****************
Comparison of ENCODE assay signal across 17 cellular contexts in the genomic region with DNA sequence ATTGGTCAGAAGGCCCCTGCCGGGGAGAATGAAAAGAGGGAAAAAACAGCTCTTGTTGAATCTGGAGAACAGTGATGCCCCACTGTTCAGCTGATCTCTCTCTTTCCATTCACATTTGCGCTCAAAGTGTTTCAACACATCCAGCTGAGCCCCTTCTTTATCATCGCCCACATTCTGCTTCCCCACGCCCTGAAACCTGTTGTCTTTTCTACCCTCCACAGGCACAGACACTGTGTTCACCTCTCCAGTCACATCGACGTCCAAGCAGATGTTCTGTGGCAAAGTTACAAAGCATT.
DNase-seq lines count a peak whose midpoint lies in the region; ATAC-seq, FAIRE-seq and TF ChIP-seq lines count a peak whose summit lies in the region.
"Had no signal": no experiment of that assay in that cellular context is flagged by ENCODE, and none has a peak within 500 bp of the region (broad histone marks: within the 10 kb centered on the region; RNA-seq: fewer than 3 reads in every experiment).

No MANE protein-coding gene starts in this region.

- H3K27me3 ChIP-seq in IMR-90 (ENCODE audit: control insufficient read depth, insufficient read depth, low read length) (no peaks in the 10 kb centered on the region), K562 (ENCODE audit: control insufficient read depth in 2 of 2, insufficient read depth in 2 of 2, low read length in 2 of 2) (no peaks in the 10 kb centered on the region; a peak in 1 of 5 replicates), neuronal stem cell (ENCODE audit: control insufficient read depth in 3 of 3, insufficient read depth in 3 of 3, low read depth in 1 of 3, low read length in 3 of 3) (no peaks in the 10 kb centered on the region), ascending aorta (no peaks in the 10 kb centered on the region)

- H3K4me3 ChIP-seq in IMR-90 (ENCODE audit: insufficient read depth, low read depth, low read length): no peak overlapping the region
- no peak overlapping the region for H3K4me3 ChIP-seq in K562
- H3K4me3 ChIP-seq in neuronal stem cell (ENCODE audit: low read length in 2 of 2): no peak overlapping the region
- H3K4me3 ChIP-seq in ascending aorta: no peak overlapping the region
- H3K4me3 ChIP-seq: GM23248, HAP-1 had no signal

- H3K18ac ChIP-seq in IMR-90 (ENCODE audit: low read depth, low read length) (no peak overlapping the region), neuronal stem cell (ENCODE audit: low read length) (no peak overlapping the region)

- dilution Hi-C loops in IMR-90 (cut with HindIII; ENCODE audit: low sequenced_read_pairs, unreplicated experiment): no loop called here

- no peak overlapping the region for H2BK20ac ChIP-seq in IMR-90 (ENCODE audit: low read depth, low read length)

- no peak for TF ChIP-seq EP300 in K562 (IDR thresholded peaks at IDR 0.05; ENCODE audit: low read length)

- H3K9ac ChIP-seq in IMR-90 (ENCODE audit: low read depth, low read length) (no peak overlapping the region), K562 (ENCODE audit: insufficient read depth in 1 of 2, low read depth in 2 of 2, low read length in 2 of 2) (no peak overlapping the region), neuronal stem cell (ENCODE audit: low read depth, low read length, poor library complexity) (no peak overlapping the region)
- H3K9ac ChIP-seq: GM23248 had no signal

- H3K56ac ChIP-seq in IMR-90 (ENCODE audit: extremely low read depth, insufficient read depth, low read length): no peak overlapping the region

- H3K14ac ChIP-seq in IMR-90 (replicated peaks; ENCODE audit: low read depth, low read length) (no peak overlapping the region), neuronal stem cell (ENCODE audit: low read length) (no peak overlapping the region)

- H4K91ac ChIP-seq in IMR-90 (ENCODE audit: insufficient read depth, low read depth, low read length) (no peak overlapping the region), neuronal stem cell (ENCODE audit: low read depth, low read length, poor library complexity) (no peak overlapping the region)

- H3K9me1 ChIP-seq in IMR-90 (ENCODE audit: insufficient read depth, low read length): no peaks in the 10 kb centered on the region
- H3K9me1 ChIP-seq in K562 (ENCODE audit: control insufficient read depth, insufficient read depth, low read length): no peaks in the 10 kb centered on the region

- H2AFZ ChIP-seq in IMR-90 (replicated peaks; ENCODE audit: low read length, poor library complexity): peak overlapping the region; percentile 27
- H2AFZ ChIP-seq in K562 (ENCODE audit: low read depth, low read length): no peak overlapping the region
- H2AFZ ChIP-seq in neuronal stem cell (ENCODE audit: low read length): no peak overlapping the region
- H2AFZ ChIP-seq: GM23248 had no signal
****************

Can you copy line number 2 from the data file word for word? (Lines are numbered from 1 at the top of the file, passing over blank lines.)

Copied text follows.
DNase-seq lines count a peak whose midpoint lies in the region; ATAC-seq, FAIRE-seq and TF ChIP-seq lines count a peak whose summit lies in the region.